Keep the Redstone Labor Temple a community center

by Jackson Cline

Early Saturday, Jan. 12, activists and artists gathered in a theater at the historic Redstone Labor Temple to advocate for the preservation of one the largest community centers for justice organizing in San Francisco. It’s the imposing four-story brick building that’s kept watch over 16th and Capp, a block west of Mission, since 1914.

The Mission Economic Development Agency placed a bid of $18 million in December to purchase the Redstone and allow the current nonprofits to operate in the area. If the current owner accepts the MEDA bid, the building could be preserved as a place for low-budget nonprofit organizations in the Mission for the foreseeable future.

However, uncertainty hangs over the fate of the building. The owner has set a target price of $25 million when negotiating with potential private buyers.

The Redstone Labor Temple has the potential to house dozens of activist and cultural organizations. Such a coexistence of people dedicated toward community betterment provides opportunities for people to connect with each other and realize shared goals. Members of one organization can see the various initiatives that others are engaged in, and oftentimes the result is a greater synergy for broad social and economic justice.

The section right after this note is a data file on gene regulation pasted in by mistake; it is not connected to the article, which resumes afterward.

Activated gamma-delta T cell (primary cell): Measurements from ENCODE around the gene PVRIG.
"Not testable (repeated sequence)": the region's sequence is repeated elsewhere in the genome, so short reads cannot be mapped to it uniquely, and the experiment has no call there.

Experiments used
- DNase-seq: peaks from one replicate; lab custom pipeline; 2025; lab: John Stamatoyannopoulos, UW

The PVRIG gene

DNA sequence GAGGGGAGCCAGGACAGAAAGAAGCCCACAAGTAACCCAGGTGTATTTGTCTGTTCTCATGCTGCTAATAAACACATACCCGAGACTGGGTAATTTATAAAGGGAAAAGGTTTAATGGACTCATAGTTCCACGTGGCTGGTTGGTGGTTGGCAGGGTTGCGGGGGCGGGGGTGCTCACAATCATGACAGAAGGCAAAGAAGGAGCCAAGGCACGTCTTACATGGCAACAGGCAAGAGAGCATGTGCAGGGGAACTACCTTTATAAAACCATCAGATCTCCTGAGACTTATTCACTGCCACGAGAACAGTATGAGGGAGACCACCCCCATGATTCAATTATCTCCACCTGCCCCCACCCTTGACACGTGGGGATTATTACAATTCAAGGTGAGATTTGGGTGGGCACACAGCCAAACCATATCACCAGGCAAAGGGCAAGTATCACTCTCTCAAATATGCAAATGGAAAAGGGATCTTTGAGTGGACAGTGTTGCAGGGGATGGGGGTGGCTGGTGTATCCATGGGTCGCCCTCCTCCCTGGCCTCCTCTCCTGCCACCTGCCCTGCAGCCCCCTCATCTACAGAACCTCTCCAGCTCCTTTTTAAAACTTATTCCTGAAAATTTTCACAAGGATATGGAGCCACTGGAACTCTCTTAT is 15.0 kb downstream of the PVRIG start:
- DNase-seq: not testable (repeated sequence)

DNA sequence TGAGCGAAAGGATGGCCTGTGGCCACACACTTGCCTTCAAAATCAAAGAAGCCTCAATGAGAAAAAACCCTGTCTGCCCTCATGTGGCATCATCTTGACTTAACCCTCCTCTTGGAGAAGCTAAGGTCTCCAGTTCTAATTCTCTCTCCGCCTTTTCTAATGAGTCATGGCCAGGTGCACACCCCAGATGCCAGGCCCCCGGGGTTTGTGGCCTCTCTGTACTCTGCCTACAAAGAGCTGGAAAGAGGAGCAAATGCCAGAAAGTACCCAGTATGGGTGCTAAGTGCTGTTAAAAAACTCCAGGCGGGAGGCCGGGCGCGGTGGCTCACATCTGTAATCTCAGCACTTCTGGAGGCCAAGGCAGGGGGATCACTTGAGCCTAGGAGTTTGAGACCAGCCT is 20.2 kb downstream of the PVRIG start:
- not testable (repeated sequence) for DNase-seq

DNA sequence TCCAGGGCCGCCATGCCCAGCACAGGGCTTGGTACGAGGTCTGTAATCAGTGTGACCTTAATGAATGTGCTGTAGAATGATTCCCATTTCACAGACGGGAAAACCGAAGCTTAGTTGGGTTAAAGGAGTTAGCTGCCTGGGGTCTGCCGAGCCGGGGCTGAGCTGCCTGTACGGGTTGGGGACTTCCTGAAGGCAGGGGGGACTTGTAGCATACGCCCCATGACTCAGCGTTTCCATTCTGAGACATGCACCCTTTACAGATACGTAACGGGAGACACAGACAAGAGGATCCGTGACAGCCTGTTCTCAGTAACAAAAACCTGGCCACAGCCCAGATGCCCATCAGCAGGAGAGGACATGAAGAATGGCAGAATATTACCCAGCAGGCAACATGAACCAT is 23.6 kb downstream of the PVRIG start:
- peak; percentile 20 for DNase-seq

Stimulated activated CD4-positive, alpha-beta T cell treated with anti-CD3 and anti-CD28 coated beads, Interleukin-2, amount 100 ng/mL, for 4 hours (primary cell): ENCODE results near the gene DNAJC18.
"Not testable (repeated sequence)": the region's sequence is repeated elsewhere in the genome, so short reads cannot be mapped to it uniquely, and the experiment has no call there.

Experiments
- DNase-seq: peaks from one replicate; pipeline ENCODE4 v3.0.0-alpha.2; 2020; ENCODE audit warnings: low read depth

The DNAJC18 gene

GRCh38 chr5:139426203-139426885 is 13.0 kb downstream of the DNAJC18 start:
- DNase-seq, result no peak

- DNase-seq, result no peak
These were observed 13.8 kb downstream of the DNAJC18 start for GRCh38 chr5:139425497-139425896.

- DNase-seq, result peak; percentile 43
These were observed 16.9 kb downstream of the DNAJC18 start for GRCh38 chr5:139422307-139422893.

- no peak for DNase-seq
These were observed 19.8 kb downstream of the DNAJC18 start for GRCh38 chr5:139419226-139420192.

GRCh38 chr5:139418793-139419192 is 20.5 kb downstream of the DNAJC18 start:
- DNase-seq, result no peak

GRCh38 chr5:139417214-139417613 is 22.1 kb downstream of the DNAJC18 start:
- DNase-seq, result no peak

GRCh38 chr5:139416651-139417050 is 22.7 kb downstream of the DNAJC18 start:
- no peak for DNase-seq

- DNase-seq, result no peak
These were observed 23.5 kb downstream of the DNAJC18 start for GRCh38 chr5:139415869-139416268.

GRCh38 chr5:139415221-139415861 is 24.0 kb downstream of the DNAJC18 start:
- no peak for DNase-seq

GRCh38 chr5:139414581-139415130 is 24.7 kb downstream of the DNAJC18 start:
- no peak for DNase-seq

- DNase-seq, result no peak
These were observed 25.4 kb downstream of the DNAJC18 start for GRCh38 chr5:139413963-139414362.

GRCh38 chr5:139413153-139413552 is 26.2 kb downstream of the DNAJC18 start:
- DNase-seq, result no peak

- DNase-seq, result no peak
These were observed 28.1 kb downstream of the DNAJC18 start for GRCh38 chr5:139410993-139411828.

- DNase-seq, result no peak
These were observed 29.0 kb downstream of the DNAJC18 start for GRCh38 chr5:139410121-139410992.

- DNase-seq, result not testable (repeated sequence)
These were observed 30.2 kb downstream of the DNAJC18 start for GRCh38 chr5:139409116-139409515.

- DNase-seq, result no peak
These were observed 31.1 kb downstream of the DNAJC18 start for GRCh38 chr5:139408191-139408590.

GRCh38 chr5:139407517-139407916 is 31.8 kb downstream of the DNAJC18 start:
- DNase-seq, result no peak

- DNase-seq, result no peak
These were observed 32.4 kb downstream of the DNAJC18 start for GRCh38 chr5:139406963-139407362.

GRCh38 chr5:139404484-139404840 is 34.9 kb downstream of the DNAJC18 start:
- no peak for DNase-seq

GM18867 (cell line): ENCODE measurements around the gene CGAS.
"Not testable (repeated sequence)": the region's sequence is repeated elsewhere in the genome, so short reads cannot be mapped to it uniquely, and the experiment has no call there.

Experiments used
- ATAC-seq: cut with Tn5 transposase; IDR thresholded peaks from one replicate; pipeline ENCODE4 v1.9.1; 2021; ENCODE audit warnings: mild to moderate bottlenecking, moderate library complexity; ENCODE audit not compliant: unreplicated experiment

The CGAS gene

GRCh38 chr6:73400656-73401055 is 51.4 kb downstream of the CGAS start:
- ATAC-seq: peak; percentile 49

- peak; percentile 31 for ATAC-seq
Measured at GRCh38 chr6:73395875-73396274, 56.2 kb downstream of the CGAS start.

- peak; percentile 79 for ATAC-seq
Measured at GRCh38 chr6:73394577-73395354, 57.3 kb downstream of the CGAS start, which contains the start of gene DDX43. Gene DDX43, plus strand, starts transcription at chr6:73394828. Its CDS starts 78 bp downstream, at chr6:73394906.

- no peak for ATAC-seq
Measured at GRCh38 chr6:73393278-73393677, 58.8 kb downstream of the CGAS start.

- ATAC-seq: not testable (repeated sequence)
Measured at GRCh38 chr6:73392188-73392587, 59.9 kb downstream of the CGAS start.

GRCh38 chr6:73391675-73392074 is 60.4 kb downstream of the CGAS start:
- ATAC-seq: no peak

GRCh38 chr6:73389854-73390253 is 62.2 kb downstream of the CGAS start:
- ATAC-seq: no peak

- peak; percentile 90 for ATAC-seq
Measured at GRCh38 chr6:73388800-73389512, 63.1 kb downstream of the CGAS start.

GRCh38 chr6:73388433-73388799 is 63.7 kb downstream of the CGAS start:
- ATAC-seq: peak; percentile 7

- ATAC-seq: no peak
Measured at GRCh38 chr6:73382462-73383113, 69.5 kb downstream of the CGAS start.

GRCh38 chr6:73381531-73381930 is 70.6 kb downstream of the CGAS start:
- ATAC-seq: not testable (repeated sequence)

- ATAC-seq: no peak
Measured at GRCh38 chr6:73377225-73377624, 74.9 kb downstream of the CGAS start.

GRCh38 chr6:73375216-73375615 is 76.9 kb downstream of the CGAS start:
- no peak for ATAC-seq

Tenants formed the Redstone Labor Temple Association to defend against the threat of predatory developers who seek to profit by clearing the building of its low-budget advocacy organizations and artists.

Since the San Francisco Labor Council built the Labor Temple in 1914, it was the epicenter of organizing for the San Francisco General Strike, which many historians believe established San Francisco as a “union town.” The San Francisco Labor Council and the San Francisco Democratic County Central Committee passed resolutions calling on the City and County of San Francisco to make all efforts to preserve the building as a community center.

MEDA has urged “city officials, city departments, foundations and corporate leaders, private funders and community leaders to step up to save this building. It will take a community effort; we cannot do this alone.”

How you can help

Join us in speaking out on the need to preserve the Redstone Labor Temple building as a hub of social and economic justice organizing.

Jackson Cline can be reached at jackson_cline@brown.edu and the Save the Redstone Labor Temple organizers at redstonelabortemple@gmail.com.